How To Protect the Salmon


A May 29th LA Times article talks about a recent report findings: “The Sacramento and San Joaquin rivers historically supported up to a million Chinook salmon a year. Now we’re nowhere close to that.” And ominously predicts that “three-fourths of California’s trout, steelhead and salmon species will become extinct in the next 100 years. Within 50 years, nearly half will die off.”


What’s to blame for that fact that where once there were millions of fish, now we’re counting thousands?

Sure, there’s blame from the past projects building levees and dams. But those serve a purpose in today’s world for reclaiming fertile Delta farmland and storing water for thirsty cities. It’s not likely the State will want to flood fertile farmlands or blow up city reservoirs (although environmentalists would be happier). Those did cause fish decline in the 1900s. But the fish were still surviving, even improving in the late 80s/early 90s and commercial fishermen still had good fishing seasons each year.

It’s what has been happening since the late 90s that should raise your ire and keep you up at night. Today,Bthe blame falls squarely on the shoulders of the excessive water diversions for irrigating orchards in the Central Valley.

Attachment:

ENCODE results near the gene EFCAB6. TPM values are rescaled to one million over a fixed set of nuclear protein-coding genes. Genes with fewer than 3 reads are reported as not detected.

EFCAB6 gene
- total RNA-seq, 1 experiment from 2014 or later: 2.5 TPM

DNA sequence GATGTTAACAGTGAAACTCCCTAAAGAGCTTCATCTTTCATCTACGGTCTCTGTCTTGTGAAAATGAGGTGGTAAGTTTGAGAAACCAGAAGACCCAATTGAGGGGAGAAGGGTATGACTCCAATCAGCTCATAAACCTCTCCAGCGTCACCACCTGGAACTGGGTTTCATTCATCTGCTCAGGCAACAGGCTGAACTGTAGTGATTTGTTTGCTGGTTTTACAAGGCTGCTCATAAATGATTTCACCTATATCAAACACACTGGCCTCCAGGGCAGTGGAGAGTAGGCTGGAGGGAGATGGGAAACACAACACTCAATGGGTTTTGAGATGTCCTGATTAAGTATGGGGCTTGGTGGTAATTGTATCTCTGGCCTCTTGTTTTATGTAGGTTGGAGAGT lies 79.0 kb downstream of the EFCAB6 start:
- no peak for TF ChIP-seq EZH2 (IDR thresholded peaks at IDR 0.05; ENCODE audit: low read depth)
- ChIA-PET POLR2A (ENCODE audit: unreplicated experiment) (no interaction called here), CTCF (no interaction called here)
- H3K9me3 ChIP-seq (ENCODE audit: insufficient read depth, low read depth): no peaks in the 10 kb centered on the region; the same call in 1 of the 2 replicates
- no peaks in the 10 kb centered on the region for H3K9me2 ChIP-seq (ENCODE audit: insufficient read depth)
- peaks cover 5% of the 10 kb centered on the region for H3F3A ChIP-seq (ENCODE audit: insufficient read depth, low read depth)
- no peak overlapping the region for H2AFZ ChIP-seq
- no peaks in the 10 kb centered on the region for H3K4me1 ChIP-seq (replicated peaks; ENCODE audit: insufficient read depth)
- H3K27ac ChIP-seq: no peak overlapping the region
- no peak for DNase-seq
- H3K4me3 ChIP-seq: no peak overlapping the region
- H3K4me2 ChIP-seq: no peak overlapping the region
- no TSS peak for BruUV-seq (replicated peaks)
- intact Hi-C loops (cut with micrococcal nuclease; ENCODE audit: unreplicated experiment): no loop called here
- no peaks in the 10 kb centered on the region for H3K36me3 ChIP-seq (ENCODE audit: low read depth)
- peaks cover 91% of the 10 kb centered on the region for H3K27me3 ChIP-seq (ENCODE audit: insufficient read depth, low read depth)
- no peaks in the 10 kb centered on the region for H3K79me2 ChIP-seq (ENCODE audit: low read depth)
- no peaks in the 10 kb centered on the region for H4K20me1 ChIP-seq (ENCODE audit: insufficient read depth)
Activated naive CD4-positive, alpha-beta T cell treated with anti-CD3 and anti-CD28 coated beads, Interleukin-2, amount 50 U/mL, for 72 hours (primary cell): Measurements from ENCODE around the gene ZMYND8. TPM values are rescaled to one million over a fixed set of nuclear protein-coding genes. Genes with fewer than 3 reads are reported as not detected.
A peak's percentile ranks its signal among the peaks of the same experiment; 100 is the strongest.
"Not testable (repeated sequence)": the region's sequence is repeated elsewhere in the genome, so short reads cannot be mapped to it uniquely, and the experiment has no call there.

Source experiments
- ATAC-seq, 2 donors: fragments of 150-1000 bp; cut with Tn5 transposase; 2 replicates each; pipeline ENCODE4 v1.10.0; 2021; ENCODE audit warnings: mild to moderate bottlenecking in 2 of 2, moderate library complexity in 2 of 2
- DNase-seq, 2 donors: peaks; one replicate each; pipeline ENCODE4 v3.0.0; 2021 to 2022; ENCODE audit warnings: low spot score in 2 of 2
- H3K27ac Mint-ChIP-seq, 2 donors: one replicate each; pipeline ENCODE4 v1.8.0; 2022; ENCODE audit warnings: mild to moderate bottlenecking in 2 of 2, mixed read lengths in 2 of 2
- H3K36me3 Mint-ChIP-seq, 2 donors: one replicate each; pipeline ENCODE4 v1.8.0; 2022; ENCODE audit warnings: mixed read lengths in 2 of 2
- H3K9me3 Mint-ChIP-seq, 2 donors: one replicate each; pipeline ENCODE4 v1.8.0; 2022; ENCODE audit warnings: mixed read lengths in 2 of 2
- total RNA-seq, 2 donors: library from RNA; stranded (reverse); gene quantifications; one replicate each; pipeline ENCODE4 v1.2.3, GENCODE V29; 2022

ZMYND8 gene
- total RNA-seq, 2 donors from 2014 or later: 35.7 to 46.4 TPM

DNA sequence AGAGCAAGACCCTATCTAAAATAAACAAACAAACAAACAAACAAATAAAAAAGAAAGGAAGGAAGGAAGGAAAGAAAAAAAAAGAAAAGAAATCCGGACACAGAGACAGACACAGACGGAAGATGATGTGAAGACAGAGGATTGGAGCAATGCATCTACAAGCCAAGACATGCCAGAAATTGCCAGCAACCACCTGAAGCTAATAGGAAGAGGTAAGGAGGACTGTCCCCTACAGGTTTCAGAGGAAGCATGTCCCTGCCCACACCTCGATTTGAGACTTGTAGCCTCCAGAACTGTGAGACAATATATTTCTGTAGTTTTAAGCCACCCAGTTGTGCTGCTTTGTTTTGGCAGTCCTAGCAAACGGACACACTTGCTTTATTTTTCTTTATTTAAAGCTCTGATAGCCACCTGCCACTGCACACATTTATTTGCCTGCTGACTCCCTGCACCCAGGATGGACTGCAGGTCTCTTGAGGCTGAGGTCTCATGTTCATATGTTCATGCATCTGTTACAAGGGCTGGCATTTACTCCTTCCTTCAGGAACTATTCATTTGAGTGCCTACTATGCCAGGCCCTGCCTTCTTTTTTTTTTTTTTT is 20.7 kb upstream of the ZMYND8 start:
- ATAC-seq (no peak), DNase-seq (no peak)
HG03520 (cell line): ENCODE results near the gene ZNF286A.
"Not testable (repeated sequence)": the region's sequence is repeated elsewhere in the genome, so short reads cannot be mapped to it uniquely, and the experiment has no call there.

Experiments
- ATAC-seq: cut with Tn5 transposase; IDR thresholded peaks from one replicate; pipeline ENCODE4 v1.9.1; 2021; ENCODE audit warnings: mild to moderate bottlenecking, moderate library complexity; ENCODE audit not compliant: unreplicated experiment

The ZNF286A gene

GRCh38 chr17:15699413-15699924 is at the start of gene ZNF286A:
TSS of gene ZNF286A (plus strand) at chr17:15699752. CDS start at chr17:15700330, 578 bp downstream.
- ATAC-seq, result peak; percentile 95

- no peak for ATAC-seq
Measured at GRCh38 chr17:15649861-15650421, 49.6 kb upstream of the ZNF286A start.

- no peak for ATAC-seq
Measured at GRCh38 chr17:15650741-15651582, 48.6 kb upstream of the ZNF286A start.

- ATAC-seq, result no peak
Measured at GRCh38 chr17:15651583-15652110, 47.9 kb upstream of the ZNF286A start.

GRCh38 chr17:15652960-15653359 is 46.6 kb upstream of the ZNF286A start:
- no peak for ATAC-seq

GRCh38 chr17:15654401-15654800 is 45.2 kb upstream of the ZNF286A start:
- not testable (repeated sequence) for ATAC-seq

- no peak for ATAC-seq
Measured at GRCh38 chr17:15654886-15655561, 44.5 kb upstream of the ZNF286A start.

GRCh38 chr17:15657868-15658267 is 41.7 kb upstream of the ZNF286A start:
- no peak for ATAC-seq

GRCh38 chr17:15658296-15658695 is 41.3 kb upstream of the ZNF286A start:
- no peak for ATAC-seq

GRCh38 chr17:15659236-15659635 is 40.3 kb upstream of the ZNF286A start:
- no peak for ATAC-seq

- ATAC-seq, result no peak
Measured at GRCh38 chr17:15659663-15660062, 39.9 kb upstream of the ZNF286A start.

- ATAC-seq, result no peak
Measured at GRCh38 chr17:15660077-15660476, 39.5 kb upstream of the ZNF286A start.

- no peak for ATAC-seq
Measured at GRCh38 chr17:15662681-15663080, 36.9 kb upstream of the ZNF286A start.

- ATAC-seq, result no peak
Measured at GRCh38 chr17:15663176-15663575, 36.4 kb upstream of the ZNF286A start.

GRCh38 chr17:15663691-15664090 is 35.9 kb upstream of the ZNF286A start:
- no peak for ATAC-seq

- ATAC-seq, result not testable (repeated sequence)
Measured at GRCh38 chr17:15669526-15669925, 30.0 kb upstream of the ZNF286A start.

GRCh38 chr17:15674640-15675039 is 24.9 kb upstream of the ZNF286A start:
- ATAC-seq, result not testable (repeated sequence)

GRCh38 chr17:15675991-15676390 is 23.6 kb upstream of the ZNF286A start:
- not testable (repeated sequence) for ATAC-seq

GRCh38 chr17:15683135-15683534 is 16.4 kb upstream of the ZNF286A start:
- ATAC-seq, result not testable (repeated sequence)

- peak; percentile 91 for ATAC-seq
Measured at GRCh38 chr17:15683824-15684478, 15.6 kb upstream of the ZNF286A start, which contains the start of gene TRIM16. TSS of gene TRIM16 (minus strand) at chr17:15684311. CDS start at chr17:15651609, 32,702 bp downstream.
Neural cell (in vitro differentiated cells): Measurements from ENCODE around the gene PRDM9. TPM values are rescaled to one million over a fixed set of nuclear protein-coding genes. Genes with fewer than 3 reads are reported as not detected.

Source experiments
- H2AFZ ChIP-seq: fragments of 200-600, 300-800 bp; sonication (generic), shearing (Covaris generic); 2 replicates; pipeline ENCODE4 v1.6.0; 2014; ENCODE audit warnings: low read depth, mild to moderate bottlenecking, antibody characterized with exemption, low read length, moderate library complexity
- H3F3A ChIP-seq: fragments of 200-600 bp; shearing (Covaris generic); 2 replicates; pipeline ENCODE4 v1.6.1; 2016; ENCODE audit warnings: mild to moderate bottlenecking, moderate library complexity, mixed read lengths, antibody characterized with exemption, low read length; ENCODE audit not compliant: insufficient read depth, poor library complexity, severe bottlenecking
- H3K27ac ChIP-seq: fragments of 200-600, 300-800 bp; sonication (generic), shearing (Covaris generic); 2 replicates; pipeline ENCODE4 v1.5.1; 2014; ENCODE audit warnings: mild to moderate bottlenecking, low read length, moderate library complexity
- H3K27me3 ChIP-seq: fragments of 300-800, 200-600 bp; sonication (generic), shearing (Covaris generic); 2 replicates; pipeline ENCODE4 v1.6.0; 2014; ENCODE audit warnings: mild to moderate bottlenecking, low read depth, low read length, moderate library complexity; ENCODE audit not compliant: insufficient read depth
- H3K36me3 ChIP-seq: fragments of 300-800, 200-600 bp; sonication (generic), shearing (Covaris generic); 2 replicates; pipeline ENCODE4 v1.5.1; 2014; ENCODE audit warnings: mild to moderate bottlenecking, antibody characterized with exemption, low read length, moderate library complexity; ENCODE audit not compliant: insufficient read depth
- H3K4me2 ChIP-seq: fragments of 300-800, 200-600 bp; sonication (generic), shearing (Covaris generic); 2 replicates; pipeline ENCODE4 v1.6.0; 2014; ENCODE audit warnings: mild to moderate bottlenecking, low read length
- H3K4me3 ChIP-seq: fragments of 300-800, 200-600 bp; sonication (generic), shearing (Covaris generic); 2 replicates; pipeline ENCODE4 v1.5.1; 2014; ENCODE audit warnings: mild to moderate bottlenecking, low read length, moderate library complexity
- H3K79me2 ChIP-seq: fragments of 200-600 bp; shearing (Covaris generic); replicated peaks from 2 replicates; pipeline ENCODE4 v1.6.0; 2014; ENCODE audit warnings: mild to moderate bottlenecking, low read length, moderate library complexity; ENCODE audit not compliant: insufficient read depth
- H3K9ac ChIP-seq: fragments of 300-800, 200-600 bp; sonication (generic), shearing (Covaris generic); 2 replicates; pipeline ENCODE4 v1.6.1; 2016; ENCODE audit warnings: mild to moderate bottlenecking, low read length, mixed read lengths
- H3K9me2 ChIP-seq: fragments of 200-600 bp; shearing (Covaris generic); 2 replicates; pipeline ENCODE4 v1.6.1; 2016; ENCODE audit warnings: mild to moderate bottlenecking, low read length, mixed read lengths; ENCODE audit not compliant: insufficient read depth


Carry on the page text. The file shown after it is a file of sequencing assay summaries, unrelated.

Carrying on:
Agriculture interests scream that government wastes water by letting it flow to the sea. But if water doesn’t flow to the sea, neither do salmon and steelhead. And that kills the coastal fishing industry.

What can be done?

  • Start by not making things worse by protecting what’s left of our best fish waters.
  • Try to restore waters that were lost generations ago, such as flood plains and the Tulare Lake Basin. Flooded rice fields, where fish can eat themselves silly, now are helping with that.
  • Tear down useless dams like Matilija. And provide passage around useful dams.
  • Most important: Get political leaders — not just wildlife managers — to give a rip.

You can tell a fisherman wrote the article. He quotes the old Babylonian proverb: “The gods do not deduct from man’s allotted span the hours spent in fishing.”

And then adds: “But there need to be fish to catch.”

May 29, 2017 LA Times Article: “Here’s why we should think about protecting California fish”

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